This is one of the big reasons prospective employers often ask you to identify your own weaknesses. Most interviewees freak out and try to find something that sounds like a weakness but really can be turned into a strength. That’s the oldest trick in the book and most employers see right through it. A far more compelling answer is an honest one that indicates a real weakness and the real steps you’re taking to grow and get better.

Seek Complementary Skills

Another benefit of understanding your weaknesses is that you can look for people who have what you don’t and get them on your team. Since no one is perfect, we all have gaps that need to be filled by others. A strong team has a diverse group of people whose skills are complementary. Where one person is weak, another soars. It’s funny how few professionals really understand this.

Ask any successful leader who surrounds himself with a great team, and he’ll probably be able to quickly pinpoint his own weaknesses and the specific people on the team who have what he doesn’t. By honestly assessing your weaknesses, you can more easily identify the team where you’ll fit best—the one that fills your gaps and the one where you fill the gaps of others.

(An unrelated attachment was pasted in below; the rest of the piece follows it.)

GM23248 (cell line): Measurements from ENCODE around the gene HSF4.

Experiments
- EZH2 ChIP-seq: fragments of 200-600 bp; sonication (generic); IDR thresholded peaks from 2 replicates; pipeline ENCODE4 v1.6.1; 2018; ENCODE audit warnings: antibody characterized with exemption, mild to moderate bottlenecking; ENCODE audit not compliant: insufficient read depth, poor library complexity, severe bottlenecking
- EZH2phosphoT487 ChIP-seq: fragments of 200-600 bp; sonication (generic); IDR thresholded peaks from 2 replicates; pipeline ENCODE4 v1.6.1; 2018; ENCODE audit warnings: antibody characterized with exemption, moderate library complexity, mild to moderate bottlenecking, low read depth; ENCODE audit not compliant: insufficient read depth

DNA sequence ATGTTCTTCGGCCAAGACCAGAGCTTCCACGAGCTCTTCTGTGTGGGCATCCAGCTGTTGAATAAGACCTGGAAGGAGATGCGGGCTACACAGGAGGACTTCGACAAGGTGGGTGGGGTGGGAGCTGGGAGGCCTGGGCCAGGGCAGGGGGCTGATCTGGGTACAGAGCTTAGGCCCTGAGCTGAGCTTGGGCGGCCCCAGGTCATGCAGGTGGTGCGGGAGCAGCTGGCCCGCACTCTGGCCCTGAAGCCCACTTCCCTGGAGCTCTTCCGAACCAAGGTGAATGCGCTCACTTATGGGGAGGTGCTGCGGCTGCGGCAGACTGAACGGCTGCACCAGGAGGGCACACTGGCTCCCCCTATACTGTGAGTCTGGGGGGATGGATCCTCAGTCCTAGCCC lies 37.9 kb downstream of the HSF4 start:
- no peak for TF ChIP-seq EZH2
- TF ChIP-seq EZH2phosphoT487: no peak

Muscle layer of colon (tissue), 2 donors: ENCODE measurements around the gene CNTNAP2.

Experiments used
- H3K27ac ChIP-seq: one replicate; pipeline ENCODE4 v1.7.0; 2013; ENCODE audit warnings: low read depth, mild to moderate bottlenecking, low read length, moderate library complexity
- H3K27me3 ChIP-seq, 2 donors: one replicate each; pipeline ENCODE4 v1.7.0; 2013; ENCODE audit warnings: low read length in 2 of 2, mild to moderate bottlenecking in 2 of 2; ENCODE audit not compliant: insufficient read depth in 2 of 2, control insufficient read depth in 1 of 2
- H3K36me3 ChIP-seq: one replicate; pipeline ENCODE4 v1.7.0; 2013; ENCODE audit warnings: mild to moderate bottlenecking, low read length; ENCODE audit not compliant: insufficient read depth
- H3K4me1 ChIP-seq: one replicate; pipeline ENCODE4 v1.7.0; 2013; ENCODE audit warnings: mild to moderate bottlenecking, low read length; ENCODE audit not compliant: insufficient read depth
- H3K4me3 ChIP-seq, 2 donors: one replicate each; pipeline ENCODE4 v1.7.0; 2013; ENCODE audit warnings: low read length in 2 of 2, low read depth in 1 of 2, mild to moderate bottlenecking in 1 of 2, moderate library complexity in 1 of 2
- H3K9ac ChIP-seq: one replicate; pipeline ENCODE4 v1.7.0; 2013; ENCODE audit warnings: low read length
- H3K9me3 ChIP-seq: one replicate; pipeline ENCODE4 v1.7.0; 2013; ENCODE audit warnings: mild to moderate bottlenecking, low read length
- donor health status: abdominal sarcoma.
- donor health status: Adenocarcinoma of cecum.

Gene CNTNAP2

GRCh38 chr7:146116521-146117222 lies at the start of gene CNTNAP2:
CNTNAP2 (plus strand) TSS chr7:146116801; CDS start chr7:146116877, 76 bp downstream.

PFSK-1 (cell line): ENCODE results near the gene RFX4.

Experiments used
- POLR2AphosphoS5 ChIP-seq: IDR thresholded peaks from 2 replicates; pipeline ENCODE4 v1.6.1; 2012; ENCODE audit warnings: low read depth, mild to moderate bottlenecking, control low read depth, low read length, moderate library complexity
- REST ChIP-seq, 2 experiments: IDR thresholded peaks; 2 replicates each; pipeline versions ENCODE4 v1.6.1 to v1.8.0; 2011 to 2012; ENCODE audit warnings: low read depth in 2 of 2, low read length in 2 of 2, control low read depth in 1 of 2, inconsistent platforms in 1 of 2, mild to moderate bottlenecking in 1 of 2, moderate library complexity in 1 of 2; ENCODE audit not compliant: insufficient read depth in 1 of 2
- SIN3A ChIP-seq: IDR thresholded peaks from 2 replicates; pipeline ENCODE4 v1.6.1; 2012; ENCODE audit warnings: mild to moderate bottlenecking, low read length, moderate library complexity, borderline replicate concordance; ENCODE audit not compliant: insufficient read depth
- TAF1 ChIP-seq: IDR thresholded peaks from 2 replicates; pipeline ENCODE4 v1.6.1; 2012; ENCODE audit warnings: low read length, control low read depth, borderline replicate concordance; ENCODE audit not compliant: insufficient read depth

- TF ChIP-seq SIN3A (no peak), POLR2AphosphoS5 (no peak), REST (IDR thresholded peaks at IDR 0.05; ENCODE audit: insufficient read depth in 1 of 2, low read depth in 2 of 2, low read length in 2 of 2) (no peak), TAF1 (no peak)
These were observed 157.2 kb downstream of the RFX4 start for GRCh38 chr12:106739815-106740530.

Get Real

When you can clearly state your weaknesses, without justifying them or making excuses, others know you’re real. They know you aren’t trying to fake anything. The worst answer to the question, “What’s your biggest weakness?” is “I can’t think of one.” That just shows that you’re either (a) in denial (b) too scared to admit reality (c) completely unaware of the fact that you’re human or (d) you really think you’re perfect…which is both sad and kind of terrifying.

So who do you want to be? Step up and let your weaknesses make you stronger.

Photo Credit: Windsordi (Flickr)

How to Work With Humans

A little while back, I wrote an article called How to Work For (or With) a Perfectionist. And it got me thinking…I could probably write a whole series of these. I could substitute perfectionist for almost anything: control freak, micro-manager, procrastinator…the list could be endless.